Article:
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Giving to Get

Someone said that my being more ‘real’ (whatever that means), made me more likeable. I looked at this at the time and thought how funny that someone has an image of how I should be, and that I need to fit their ideal image so that I am acceptable to them and their ideals of what a likable person is. I don’t know how I was supposed to respond to that…with some gushing or a thank you for their acceptance of me; that somehow through their validation of liking me that it made me something special?

Their liking me has nothing to do with me. How they see me through their own belief filters is how they see me. So what? Their telling me that they like me, as long as I behave in a fashion that matches their ideals of what a likeable person is, is more about them.  Why? They see themselves as being a good person, and this idea makes them feel good about themselves because to them they have done me a huge favour by offering me their gift of acceptance and belonging, which they think I am missing. What happens if they withdraw their love and acceptance? Nothing much, life still goes on.

Most people who have sessions with me at Emotional Awakening, come to me about feeling unacceptable, unlovable and feel that they don’t belong. They feel disconnected, alone and lonely. They play the role of people pleaser in an effort to reverse the feelings and negative thoughts they have about themselves, and to feel liked and accepted by others as a means to like and accept themselves. It’s a vicious circle as they then begin to despise themselves for being people pleasers and resent the people they are trying to please because it is a bottomless unfulfilling pit. So they alienate themselves through their resentments and self-dislike which only confirms the idea to them that they are unacceptable, unlovable and don’t belong. This then only deepens the idea that they not good enough and their self-esteem also takes a further nose dive.

If your relationships are based on giving to get – be it acceptance, love, security, belonging or praise and so on, then it is not an authentic relationship, no matter who the relationship is with. If you like or love someone because of something….it is the something you like/love and not the someone.  So if you like someone because they validate you, what happens when they stop validating you? The relationship eventually crumbles as it does not have a firm foundation of mutuality but of co-dependency – of one using the other and vice versa. Both parties are being disingenuous, albeit subconsciously perhaps, as the relationship has nothing to do with being liked, respected, accepted or loved.  It is in fact the opposite of those.  It is about getting something you feel you don’t have, and are unable to give to yourself.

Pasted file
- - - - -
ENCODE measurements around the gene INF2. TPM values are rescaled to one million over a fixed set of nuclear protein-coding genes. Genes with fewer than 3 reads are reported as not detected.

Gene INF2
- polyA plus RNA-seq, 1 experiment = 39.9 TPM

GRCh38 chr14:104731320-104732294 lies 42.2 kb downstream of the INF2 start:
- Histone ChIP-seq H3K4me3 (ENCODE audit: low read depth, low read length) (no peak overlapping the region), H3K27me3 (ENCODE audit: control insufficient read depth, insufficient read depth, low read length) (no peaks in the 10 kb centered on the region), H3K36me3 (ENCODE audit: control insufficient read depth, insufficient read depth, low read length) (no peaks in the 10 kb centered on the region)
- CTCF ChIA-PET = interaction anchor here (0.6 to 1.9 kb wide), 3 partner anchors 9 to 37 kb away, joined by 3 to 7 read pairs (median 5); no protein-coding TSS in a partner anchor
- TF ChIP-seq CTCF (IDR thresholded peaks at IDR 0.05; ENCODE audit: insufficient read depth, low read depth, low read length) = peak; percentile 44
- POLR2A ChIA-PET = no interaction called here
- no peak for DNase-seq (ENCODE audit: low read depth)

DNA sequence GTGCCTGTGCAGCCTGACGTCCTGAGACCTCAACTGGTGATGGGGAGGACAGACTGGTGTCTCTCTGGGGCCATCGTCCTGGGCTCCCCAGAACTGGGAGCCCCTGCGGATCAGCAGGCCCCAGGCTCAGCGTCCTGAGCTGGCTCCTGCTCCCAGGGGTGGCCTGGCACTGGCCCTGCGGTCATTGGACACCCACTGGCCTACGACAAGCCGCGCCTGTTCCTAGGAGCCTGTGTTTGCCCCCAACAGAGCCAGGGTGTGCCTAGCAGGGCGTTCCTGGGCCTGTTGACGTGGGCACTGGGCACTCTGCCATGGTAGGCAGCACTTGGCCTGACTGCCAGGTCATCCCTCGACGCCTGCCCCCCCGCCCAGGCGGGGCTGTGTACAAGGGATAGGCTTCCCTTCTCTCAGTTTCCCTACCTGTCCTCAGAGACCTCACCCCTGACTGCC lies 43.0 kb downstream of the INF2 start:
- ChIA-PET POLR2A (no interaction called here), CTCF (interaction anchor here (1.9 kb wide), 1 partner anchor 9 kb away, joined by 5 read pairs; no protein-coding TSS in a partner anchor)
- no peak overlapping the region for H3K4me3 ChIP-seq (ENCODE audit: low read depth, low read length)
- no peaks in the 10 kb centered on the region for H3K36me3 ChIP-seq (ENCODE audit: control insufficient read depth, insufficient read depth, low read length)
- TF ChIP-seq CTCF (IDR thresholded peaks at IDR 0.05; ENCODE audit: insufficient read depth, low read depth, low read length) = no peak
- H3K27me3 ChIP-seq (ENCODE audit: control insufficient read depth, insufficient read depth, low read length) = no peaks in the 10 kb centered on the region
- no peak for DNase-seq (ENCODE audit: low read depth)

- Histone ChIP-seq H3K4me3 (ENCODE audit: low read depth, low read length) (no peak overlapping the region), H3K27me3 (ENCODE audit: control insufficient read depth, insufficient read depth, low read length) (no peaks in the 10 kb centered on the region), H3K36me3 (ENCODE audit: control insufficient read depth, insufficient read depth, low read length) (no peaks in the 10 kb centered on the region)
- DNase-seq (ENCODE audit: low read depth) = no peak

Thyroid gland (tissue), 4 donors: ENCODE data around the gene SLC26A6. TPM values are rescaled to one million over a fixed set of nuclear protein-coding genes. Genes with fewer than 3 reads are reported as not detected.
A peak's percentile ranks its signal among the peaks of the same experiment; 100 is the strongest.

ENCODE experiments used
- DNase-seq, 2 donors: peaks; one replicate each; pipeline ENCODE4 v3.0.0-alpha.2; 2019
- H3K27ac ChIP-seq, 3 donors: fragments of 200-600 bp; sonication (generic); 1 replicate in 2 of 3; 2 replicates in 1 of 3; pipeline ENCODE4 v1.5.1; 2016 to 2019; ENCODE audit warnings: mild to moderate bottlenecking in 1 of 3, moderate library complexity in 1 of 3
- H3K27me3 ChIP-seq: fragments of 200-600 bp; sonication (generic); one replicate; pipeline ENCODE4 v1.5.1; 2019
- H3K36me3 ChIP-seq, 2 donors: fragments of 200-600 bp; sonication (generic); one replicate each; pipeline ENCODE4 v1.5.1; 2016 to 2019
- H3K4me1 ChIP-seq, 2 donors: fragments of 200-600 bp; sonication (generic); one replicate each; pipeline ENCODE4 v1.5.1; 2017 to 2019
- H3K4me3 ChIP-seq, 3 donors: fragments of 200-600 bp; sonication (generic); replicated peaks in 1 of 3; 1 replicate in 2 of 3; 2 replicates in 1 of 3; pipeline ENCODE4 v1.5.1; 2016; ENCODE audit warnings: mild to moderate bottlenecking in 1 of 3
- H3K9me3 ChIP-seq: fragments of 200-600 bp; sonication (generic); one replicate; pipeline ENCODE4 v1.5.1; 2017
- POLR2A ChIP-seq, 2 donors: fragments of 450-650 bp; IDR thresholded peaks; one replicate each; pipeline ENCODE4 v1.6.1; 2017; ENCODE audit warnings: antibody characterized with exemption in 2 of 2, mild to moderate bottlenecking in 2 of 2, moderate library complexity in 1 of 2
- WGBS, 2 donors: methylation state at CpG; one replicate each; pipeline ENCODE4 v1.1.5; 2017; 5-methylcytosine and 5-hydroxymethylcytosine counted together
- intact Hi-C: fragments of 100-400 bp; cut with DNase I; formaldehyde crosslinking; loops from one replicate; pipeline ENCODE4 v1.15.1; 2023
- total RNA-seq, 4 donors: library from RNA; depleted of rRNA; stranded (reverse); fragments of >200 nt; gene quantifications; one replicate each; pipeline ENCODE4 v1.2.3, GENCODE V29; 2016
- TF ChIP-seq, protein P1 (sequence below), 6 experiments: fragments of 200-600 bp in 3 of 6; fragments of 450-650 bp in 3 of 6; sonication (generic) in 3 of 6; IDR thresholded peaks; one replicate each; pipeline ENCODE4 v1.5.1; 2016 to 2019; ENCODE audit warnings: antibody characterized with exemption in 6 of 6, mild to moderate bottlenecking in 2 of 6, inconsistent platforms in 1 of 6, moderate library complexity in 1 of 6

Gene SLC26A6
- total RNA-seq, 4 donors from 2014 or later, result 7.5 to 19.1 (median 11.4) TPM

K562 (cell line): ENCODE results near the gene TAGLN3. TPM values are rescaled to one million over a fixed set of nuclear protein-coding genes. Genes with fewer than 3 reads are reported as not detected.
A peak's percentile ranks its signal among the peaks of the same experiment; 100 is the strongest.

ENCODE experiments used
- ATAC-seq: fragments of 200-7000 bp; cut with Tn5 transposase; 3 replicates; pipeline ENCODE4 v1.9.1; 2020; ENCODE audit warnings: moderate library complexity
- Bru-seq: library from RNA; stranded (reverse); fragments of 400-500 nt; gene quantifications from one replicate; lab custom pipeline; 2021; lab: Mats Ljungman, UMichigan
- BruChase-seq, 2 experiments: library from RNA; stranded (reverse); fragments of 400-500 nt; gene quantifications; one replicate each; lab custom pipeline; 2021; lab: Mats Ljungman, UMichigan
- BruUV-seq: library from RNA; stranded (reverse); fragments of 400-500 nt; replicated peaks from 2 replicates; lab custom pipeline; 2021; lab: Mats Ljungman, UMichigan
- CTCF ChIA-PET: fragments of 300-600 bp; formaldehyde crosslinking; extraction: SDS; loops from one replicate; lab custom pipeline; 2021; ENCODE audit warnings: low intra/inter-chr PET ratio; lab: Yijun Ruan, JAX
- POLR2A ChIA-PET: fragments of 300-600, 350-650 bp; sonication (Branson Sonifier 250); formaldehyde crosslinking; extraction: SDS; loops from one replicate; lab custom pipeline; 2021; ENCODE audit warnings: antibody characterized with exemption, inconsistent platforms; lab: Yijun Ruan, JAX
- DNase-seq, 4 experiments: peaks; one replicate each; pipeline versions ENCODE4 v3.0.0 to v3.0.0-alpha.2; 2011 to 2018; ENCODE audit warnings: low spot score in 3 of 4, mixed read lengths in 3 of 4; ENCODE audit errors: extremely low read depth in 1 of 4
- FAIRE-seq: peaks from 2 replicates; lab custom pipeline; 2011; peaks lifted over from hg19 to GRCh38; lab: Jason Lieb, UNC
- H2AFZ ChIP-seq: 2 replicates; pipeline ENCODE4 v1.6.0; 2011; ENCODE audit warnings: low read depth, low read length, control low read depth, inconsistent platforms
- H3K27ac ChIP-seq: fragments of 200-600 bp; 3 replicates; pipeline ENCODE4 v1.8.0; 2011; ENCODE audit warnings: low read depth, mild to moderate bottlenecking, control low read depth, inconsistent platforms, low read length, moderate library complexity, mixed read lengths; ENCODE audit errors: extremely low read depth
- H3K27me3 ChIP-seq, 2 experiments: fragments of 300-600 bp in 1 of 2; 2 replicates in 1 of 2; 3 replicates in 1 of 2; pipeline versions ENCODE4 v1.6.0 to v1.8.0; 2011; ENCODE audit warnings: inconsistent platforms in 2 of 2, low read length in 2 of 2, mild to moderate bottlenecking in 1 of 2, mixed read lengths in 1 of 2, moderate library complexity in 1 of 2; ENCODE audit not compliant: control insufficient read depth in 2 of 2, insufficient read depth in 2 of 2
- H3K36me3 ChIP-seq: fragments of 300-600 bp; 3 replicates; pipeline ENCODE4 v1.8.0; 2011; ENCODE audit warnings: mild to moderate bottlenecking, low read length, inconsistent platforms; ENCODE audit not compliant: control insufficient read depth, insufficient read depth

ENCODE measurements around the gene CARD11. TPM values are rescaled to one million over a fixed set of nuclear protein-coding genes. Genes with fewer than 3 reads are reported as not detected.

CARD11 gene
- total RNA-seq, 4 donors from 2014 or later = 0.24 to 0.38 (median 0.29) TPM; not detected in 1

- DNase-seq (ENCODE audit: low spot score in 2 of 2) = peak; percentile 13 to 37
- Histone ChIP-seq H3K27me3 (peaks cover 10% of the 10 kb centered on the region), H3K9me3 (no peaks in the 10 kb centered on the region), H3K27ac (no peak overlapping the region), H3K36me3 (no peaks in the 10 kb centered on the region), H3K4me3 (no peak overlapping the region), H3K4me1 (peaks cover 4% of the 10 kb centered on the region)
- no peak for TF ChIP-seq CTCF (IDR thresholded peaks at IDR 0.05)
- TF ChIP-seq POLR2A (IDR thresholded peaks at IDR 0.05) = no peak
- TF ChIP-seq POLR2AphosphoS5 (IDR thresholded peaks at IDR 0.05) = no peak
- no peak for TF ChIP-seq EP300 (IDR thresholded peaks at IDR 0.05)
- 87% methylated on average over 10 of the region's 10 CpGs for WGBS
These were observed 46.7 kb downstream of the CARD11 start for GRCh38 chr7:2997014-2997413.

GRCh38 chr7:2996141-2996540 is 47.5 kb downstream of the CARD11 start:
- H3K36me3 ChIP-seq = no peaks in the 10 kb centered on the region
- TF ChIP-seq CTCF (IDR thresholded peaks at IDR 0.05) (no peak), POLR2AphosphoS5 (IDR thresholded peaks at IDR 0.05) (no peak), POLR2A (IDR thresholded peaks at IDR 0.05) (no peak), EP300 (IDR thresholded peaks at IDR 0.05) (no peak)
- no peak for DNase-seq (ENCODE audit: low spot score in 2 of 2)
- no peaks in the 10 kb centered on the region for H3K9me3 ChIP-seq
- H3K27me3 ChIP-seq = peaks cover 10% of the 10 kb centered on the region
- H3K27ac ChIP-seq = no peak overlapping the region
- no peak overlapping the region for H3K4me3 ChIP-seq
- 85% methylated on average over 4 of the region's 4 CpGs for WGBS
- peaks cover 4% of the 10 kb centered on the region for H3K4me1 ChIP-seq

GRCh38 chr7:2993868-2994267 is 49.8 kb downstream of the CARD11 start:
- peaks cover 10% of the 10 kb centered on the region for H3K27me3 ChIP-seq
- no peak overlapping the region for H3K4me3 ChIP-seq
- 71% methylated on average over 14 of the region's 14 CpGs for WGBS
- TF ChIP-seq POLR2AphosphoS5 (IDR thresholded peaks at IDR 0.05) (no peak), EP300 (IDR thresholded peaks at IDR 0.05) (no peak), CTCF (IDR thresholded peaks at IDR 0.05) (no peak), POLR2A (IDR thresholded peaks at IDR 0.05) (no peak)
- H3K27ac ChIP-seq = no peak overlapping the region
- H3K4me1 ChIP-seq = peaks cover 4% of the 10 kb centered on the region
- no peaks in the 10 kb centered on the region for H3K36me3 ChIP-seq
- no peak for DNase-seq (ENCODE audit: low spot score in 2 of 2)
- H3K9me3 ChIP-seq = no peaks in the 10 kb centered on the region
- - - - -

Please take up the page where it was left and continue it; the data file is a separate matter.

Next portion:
I need your love and acceptance? Is that true?

The Pattern of Deflecting


I have a family member who deflects fault/blame onto others as a means to defend their sense of self. They do not accept responsibility for their role in the story, and do not accept that how they feel is actually brought about by their own thoughts and opinions of themselves, so they deflect it and blame others for how they are being treated and how they feel.

The story is that she is always being victimised by her superior at work and by other work colleagues. It took me awhile to work out what was going on because no matter how many times we discussed it, looked at it – it never changed and she always blamed the others – it was always their fault that this was happening and she was totally innocent and bewildered to why they were doing this to her. She also projects her dislike of them onto them, and then blames them for disliking her!  This allows her to avoid them and to avoid her own feelings perpetuated by the dislike.

I didn’t recognise for a long time that her stories were in fact about her holding onto her ‘victim’ self very tightly and defending it ferociously.  As soon as something happened at work that triggered this particular victim story, up would come the deflection shield, to keep the victim self intact. Everything was deflected off her shield back onto the so called perpetrator/s, who were picking on her for no reason, and were trying their best to brow beat her so as to be the alpha, so as to be seen as better than her, or so the story goes.